(165d) Deactivation of Molybdenum Carbide-Based Fischer-Tropsch Synthesis Catalysts

Authors: 
Wyvratt, B. M., University of Michigan
Schaidle, J. A., National Renewable Energy Laboratory
Thompson, L. T., University of Michigan



Early transition metal carbides have been demonstrated to be active and selective for the Fischer-Tropsch Synthesis reaction. A challenge with regard to the use of these materials is their deactivation.  This paper will describe results for Mo2C-based catalysts.  While their bulk structures were not altered, these catalysts deactivated with time on stream.  The deactivation occurred in two stages.  During the first 10 h on stream, the reaction rate decreased rapidly, reaching a steady state rate that was ~35% of the initial rate. Based on X-ray photoelectron spectroscopy (XPS) and changes in selectivity, this initial deactivation was attributed to an increase in oxygen concentration on the Mo2C surface. Recent theoretical studies suggest that increasing surface coverage of oxygen on Mo­C alters the binding energies of carbon and hydrogen, which may help explain the decreased activity [1].  The second stage of deactivation was much more gradual and occurred over long time periods. Based on XPS and SEM results, this deactivation was attributed to the build-up of carbon, in the form of higher hydrocarbons (not coke), on the Mo­­2­C surface. After treatment in 15% CH­4/H­2 at 590°C, the catalyst was able to regain all of its lost activity. CO uptakes for the fresh and regenerated catalysts were consistent with the activity trends as all of the CO site densities were regained.  These results suggest that surface oxygen strongly affects the activity and selectivity of the Mo2C catalyst and that M­o2C is moderately-resistant to coke formation.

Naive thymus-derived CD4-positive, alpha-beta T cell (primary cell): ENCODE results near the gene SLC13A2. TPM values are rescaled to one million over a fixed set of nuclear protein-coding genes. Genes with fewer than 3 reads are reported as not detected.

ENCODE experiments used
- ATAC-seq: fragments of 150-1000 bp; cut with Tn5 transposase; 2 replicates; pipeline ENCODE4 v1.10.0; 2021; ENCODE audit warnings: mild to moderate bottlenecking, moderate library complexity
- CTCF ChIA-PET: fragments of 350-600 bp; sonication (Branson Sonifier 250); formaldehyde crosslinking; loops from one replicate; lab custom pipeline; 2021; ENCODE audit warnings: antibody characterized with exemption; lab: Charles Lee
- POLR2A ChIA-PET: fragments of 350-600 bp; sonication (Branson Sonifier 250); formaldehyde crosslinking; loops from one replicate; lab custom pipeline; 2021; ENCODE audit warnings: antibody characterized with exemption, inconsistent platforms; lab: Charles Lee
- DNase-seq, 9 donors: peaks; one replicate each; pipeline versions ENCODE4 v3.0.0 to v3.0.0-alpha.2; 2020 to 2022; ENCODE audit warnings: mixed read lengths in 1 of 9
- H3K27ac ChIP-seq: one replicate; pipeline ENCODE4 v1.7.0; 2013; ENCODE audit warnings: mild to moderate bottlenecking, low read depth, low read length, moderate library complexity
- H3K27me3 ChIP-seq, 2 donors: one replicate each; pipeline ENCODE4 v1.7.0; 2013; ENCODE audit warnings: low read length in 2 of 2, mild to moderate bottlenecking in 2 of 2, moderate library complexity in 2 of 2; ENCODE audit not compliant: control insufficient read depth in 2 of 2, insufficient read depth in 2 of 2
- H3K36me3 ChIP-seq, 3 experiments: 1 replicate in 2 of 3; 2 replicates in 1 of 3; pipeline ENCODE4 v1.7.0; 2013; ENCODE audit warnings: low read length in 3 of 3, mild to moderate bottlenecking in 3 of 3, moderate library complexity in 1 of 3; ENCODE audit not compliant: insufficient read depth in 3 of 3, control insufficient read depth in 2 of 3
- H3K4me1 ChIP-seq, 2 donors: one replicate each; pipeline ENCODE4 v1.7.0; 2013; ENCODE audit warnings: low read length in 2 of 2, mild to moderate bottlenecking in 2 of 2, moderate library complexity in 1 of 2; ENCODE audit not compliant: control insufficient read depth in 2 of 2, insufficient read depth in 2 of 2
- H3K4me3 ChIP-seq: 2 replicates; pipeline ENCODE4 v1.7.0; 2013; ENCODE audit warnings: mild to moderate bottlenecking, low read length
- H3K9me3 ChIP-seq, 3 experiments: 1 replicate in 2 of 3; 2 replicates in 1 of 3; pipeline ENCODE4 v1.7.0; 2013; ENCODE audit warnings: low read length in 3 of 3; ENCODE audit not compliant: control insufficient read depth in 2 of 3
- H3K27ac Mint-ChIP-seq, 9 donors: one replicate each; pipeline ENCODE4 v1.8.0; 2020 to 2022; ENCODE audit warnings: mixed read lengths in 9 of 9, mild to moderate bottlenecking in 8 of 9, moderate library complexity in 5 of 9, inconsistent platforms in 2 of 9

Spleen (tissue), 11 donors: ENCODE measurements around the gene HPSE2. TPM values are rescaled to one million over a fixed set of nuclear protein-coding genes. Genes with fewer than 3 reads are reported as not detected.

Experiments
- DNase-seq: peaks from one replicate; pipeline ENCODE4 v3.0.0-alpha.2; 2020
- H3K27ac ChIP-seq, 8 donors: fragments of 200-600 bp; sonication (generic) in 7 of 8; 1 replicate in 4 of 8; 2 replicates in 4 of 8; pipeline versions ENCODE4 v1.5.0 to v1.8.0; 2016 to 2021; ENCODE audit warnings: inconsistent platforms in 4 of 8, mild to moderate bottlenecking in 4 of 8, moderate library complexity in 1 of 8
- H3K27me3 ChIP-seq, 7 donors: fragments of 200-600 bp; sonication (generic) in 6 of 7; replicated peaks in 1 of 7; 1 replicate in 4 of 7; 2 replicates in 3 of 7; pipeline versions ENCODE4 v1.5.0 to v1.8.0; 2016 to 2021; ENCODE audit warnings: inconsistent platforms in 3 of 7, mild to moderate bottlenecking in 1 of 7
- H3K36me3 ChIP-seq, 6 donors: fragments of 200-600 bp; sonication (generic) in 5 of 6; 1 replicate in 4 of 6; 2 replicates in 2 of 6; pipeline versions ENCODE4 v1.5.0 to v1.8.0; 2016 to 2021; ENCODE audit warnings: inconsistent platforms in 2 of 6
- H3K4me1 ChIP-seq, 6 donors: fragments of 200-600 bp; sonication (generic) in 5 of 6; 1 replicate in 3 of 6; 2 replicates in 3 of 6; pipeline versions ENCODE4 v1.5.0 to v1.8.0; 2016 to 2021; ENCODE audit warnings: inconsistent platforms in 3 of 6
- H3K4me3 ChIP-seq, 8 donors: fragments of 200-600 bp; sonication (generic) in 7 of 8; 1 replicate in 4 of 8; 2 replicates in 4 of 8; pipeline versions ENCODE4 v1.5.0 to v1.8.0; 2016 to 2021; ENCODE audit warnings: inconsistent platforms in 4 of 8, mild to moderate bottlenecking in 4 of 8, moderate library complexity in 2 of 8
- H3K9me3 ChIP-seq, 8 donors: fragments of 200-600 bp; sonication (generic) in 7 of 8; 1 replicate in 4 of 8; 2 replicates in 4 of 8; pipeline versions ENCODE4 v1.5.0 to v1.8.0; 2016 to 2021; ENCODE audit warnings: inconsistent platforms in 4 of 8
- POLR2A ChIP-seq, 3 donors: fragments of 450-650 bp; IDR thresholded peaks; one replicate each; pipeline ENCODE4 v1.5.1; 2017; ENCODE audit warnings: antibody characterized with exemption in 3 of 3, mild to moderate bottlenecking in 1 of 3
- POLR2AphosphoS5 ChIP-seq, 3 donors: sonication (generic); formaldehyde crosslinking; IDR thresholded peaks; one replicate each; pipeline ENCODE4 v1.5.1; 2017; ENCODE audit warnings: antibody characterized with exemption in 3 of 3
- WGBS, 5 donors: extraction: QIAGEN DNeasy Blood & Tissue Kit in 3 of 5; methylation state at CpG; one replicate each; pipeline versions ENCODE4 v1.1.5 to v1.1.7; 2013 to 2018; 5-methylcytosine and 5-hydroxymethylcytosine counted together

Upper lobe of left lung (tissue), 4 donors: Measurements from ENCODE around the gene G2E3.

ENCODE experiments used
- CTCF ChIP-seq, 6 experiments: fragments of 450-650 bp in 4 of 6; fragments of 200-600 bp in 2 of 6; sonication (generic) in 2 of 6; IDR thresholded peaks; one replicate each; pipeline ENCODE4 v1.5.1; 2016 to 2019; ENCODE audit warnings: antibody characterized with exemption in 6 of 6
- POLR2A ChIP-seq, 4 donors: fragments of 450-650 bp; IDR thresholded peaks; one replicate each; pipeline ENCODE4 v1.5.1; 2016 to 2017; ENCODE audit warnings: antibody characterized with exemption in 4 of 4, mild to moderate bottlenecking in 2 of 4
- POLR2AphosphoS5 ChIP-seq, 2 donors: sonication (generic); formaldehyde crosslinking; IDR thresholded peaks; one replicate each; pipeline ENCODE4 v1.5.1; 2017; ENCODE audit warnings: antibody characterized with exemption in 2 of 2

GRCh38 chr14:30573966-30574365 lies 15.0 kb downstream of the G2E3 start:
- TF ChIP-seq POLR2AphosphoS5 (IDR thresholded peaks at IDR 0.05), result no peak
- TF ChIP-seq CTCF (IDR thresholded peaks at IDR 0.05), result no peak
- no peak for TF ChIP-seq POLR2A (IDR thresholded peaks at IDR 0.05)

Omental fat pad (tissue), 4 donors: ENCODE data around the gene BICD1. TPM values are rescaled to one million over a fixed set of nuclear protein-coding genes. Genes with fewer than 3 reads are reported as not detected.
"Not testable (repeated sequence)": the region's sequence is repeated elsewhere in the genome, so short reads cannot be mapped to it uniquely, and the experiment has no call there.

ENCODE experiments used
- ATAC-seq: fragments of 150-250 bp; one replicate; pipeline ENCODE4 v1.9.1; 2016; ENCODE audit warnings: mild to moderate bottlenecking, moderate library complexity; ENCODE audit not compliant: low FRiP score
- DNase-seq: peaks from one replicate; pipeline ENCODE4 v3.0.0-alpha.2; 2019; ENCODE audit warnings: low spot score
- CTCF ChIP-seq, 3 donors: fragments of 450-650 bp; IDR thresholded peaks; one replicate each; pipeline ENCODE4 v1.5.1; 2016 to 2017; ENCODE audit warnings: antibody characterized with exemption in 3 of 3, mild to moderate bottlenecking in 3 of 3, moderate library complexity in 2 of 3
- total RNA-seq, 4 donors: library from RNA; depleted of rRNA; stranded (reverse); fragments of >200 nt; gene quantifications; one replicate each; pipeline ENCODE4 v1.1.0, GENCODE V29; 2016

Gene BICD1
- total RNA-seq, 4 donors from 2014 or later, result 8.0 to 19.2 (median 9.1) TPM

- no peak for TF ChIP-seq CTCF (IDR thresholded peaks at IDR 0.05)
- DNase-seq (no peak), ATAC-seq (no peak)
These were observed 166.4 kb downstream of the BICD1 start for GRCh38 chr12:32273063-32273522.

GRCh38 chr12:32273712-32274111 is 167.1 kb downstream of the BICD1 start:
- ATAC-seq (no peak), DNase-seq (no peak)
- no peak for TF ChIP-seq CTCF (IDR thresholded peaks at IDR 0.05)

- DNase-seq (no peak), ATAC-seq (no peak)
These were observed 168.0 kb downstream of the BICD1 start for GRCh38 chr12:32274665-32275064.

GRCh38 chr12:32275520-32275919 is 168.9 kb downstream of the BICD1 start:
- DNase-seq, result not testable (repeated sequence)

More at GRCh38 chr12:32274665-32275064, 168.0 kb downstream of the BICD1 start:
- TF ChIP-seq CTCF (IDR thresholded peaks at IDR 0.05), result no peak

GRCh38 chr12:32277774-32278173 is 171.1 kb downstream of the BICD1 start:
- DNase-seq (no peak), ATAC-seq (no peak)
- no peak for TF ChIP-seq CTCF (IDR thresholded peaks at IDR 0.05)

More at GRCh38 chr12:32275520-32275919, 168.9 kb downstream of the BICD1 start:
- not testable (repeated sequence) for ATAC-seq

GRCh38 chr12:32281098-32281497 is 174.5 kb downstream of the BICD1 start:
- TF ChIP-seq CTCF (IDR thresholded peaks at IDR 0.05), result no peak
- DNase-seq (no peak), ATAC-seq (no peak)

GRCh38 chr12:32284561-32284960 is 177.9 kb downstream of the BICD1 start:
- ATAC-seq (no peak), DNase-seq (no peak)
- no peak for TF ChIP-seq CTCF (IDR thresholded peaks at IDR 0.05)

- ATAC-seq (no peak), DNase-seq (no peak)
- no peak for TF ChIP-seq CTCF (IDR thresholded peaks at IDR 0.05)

[1] A.J. Medford, A. Vojvodic, F. Studt, F. Abild-Pedersen, J.K. Nørskov. J. Catalysis 290 (2012) 108–117.